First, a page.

There are numerous berry crops that grow well in the region and which could be grown for the local market on small areas of land. This project explored the possibility of commercial berry growing in the NWT as a way of making use of the natural attributes of local soil.
Local agricultural land is in very limited supply, but berries are high value crops that require only small areas of land for production. Berries are very perishable, which results in relatively high losses and high prices in grocery stores when compared to other fruit and vegetables. This study thus examines the feasibility of producing berries in the Yellowknife, Dettah and N’dilo region (capital region) for the fresh local market.
This research helped to support the Yellowknife Community Garden Society (YCGS) and Ecology North to plant a demonstration orchard in Yellowknife in 2014. This community orchard produces raspberries, saskatoons and Haskap berries, and is open to all Yellowknife residents and anyone visiting the city. The orchard is maintained by the YCGS and volunteer gardeners, and will continue to benefit the community in the years to come.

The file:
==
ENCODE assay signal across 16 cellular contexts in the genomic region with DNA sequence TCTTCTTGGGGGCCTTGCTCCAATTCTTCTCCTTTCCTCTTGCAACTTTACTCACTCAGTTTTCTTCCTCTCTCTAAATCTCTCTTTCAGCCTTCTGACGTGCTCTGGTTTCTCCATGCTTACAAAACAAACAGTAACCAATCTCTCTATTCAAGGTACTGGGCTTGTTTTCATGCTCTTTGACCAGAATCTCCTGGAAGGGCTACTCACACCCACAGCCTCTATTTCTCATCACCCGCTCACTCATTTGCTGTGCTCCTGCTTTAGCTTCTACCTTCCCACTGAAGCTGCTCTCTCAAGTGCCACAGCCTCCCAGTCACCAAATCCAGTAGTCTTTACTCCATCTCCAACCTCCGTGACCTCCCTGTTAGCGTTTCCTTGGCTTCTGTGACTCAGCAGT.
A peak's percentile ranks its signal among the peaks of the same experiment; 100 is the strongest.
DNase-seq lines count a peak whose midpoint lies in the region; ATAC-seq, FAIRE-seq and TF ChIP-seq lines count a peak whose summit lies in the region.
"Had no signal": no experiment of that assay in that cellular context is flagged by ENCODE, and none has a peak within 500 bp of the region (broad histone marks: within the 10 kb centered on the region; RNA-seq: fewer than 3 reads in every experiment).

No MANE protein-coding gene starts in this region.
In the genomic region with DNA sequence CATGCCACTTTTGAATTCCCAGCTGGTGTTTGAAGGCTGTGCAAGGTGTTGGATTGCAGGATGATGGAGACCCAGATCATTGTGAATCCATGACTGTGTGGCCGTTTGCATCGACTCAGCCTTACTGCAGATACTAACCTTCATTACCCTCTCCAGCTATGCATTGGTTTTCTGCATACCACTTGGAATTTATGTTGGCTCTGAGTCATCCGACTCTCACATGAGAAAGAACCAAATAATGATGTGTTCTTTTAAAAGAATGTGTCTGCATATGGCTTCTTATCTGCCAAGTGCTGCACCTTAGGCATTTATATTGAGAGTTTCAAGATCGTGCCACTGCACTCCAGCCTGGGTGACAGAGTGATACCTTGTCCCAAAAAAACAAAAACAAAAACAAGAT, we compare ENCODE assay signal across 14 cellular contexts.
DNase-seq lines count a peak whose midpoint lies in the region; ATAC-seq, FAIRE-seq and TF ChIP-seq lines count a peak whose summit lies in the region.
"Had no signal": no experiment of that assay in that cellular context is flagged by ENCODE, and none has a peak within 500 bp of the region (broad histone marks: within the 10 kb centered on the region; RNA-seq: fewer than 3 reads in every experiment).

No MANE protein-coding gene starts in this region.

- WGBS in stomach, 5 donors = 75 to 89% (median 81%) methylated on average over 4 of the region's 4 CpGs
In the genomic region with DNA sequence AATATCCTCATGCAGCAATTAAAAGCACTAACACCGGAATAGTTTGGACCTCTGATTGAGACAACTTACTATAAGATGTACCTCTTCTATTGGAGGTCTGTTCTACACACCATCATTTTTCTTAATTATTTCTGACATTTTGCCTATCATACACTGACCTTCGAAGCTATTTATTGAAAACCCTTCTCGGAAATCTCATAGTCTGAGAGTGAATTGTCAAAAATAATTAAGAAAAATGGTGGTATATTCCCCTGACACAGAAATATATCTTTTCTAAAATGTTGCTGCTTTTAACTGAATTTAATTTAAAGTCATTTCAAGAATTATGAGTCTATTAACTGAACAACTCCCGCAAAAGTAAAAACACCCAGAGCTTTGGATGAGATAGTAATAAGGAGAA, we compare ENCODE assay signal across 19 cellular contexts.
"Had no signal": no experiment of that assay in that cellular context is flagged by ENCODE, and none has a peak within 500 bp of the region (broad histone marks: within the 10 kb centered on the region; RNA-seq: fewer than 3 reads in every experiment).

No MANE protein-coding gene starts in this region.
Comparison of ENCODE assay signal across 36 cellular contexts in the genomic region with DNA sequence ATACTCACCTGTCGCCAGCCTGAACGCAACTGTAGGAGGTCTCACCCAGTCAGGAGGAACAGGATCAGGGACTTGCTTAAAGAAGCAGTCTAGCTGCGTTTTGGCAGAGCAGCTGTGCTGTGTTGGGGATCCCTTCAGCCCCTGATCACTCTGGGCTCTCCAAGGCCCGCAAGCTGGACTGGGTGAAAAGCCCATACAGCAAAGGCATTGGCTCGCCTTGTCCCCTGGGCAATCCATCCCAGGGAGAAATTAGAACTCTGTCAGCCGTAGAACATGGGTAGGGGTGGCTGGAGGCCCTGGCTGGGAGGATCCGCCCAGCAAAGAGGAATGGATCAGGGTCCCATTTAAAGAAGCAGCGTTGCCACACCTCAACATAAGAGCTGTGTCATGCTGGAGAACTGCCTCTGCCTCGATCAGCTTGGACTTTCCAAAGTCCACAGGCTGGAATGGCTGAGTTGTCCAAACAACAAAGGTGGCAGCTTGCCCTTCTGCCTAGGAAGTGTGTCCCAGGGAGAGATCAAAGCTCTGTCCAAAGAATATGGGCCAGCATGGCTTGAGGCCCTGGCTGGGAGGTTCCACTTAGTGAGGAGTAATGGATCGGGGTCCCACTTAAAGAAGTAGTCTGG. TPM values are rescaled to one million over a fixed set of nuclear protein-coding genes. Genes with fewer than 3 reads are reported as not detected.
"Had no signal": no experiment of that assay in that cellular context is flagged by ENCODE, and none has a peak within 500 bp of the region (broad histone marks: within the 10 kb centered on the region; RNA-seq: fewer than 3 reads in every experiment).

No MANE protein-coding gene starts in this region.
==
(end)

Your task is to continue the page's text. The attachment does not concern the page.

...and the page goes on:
- The paper considers blueberries, sour cherries, cranberries, Ribes (currants & gooseberries), Haskap berries, raspberries, saskatoons, strawberries, gogi berries, and sea buckthorn, for their potential in a local orchard.
- A survey of residents was completed to determine what berries are locally harvested and grown, which would be preferred for a local orchard, and how people use berries.
- Four marketing options were explored for selling local berries: selling to grocery stores and other wholesale customers, selling at stands or farmers markets, selling through community supported agriculture programs (CSAs), and direct farm sales including u pick.
- The business case was explored for two types of orchards. The first was a 5 hectare orchard with multiple species and multiple marketing techniques. The second was a 0.2 hectare orchard growing primarily raspberries, with saskatoons as a secondary crop, and where all berries are prepicked for wholesale customers. Both models were found to be profitable and viable based on estimated berry production levels and equipment costs.
Funding for this project was provided by the Canadian Agricultural Adaptation Program (CAAP), which is administered by the Territorial Farmers Association (TFA).
If you’d like to know more about the findings of this project you can read this report: